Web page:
Occasionally, the iOS operating system caches your application’s icons and launch screens. If you’re updating icons or launch screens and not seeing your changes, delete the application from your device or emulator and redeploy. If on a real device: remove platforms folder from your project, delete app, restart device, redeploy.

Setting launch screen and App Icons

Setting up launch screens depends on the version of iOS you are targeting. In iOS 7 and lower, the approach for creating the launch screen is to use static image resources. The drawback of this method is that the app developer will have to provide many different images, each with different resolution for each iOS device. In iOS 8 and above, the approach is to create a LaunchScreen.storyboard, which is much more powerful in terms of customization and is easier to maintain.

The default Hello-World project in NativeScript is provided with default settings that supports both approaches. When you build your app for devices with iOS lower then version 8, NativeScript will use the static images and when you use NativeScript to build your app for devices with iOS 8 and above, it will use the provided LaunchScreen.storyboard.

How to set your launch screen

The default template in NativeScript (created with ns create myApp) provides you with predefined AppIcons, launch images and a LaunchScreen.storyboard all with the NativeScript logo. To modify that template and create your own launch screen using your own assets and design, you will need the following:

  • app/App_Resources/iOS/Assets.xcassets: The resource that holds your image asset catalogs (for AppIcons, LaunchImages and LaunchScreen).

  • app/App_Resources/iOS/LaunchScreen.storyboard: Your default storyboard used for your launch screen (used in iOS versions 8+).

  • app/App_Resources/iOS/build.xcconfig: The resource that holds the references to the assets catalogs which will be used (optional: modify only if you change the name convention or introduce a new image asset catalog).

  • Xcode 7.1 or newer version (optional: needed only if you prefer WYSIWYG workflow for changing your images).

The workflow for creating your own launch screen can be handled from Xcode or manually in the NativeScript enviroment. In this article we are going to cover both the manual and the Xcode WYSIWYG approach.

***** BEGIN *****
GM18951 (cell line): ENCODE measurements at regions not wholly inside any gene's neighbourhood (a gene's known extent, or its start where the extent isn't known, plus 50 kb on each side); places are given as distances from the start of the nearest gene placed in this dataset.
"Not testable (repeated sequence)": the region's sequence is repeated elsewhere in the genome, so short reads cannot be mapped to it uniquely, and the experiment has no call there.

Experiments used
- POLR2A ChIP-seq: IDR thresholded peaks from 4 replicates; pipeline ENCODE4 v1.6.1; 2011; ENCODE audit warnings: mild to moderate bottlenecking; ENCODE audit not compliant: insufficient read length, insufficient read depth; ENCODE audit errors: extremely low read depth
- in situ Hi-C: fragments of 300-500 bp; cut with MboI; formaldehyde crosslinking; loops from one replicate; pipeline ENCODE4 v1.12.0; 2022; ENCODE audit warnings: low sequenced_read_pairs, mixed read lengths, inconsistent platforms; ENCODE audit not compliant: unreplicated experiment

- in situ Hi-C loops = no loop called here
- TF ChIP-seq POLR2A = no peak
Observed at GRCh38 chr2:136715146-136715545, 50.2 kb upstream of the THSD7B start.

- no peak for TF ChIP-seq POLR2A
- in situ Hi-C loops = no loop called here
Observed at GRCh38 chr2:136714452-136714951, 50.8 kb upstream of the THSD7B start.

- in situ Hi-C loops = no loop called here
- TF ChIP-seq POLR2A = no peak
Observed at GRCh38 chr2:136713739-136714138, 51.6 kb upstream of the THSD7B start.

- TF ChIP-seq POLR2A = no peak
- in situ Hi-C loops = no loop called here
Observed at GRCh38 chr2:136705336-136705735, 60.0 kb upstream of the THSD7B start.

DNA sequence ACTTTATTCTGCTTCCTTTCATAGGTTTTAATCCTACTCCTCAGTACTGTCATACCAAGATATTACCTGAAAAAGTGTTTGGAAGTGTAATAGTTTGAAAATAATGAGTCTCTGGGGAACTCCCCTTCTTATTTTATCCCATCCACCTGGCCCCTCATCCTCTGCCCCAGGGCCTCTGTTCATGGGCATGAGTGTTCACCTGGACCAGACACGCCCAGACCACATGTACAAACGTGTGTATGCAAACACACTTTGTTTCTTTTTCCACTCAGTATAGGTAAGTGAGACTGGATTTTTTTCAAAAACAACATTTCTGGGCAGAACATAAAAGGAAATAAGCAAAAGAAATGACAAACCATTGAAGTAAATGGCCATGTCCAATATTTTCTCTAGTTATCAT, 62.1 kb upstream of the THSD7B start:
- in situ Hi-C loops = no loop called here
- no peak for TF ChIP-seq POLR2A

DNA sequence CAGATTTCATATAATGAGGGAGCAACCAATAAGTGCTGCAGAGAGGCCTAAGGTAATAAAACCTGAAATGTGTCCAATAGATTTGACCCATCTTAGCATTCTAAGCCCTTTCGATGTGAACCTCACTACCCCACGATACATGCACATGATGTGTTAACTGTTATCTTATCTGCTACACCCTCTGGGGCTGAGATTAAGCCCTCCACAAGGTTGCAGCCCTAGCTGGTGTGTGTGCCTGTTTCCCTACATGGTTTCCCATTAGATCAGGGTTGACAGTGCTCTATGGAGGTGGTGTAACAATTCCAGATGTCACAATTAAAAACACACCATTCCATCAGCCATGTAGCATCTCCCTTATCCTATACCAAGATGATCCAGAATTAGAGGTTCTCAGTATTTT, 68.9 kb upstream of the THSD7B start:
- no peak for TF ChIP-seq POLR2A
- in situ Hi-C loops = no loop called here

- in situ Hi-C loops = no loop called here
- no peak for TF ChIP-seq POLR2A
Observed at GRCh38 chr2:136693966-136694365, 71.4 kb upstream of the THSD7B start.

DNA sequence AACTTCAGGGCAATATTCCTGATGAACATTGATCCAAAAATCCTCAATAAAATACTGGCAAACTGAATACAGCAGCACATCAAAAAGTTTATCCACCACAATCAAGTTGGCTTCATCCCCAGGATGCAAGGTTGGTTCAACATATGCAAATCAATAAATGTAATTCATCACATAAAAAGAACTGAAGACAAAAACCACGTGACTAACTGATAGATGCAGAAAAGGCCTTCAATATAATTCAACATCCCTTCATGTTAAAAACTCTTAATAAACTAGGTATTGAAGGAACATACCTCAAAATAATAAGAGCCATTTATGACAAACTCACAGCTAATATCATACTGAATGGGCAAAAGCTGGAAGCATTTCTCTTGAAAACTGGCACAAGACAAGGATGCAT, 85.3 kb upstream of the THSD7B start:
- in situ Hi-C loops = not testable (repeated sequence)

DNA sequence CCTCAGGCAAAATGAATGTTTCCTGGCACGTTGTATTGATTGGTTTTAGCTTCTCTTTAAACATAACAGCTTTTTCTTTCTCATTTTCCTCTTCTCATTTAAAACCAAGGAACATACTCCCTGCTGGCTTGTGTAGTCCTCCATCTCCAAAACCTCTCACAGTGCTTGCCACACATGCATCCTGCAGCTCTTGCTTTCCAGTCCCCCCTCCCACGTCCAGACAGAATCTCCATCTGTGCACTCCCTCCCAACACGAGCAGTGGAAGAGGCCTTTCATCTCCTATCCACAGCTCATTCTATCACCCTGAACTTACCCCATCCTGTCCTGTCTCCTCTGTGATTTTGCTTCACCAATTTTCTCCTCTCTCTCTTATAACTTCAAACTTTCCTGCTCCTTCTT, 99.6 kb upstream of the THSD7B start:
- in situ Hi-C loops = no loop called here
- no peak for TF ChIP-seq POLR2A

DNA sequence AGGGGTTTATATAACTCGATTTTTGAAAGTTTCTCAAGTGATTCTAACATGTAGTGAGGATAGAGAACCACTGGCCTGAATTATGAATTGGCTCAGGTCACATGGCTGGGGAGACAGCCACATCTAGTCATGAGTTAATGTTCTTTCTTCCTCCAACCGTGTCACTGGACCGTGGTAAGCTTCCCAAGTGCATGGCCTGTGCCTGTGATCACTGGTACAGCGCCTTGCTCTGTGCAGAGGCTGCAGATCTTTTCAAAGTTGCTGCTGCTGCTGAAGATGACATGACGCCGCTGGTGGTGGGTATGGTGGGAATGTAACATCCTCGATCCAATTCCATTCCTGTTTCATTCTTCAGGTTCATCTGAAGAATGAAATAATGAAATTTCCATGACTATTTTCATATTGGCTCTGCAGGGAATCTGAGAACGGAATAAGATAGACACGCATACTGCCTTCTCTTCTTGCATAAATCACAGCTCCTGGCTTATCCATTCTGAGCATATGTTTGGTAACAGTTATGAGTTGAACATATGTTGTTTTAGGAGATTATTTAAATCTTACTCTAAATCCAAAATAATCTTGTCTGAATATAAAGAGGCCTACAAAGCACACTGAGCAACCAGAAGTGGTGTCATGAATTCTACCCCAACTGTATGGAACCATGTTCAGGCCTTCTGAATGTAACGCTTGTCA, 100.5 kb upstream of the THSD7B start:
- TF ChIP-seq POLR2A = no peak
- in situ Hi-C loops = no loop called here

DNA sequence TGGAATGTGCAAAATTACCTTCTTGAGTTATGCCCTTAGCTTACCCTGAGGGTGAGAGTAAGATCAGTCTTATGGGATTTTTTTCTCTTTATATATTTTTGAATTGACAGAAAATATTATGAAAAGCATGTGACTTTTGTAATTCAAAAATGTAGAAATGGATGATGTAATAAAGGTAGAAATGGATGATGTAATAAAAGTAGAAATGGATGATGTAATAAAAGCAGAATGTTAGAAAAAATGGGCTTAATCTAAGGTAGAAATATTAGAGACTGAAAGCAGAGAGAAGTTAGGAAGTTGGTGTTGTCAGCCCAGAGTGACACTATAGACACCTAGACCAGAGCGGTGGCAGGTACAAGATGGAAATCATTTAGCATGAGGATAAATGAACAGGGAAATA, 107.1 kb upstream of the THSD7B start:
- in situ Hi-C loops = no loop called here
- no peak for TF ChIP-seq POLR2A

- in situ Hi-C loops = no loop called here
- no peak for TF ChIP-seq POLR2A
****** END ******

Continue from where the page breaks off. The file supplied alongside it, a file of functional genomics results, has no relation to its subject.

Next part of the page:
In your app/App_Resources/iOS/Assets.xcassets you will find the following sub-folders:

  • AppIcon.appiconset: The resource that holds the images for your AppIcons (all iOS versions).

  • LaunchScreen.AspectFill.imageset: The resource that holds the background image for your LaunchScreen.storyboard.

  • LaunchScreen.Center.imageset: The resource that holds the centered image for your LaunchScreen.storyboard.

Customizing App Icons

  • Changing AppIcons: manual approach

Open AppIcon.appiconset and change the default icons images with your own using the proper resolution for each image (e.g., icon-29.png should be 29px x 29px; icon-29@2x should be 58px x 58px; icon-29@3x should be 87px x 87px). If your images have different file names then open Contents.json and change the key filename for each image.

App icons config.json

  • Changing AppIcons: Xcode WYSIWYG approach

Drag and drop your Assets.xcassets into Xcode (7.1 or newer version). In the opened window choose AppIcon and add a proper image for each iOS version and device. Close Xcode and rebuild your NativeScript app to use the new AppIcons.

AppIcon setup in Xcode

Customizing launch images

  • Manual approach

Open LaunchImage.launchimage and change the default launch images with your own using the proper resolution for each image (e.g., Default-568h@2x.png should be 640px x 1136px). If your images have different file names then open Contents.json and change the key filename for each image.

DeviceImage ResolutionImage name
iPhone 1g-3Gs320x480Default.png
iPhone 4, 4s640x960Default@2x.png
iPhone 5, 5c, 5s640x1136Default-568h@2x.png
iPhone 6s - 8750x1334Default-667h@2x.png
iPhone 6s Plus - 8 Plus1242x2208Default-736h@3x.png
iPhone X1125px × 2436pxDefault-1125h.png
iPhone X Landscape2436px × 1125pxDefault-Landscape-X.png
iPad, iPad 2, Mini768x1024Default-Portrait.png
iPad Landscape1024x768Default-Landscape.png
iPad Retina1536x2048Default-Portrait@2x.png
12.9" iPad Pro2048x1536Default-Landscape@2x.png


For a better understanding of the supported image resolutions for the different iOS devices, refer to iOS Human Interface Guidelines or check our reference table.

  • Xcode WYSIWYG approach

Drag and drop your Assets.xcassets into Xcode (7.1 or newer version). In the opened window add the proper image for each iOS version and device. Close Xcode and rebuild your NativeScript app to use the new launch images.


Make sure you have provided all required images or your app wil be rejected from publishing in the App Store.

Customizing LaunchScreen.storyboard

The default template app in NativeScript comes with LaunchScreen.storyboard, which contains two image views. The first one, named LaunchScreen.AspectFill.imageset, is used to visualize your background. The second one, named LaunchScreen.Center.imageset, is used to visualize your centered logo. Your own storyboard can be customized to use your own logic with different images and styles. However, keep in mind that according to iOS Human Interface Guidelines, the LaunchScreen should be as light as possible with minimal or no moving elements and text labels. It is meant to provide immediate UX rather than artistic presentation.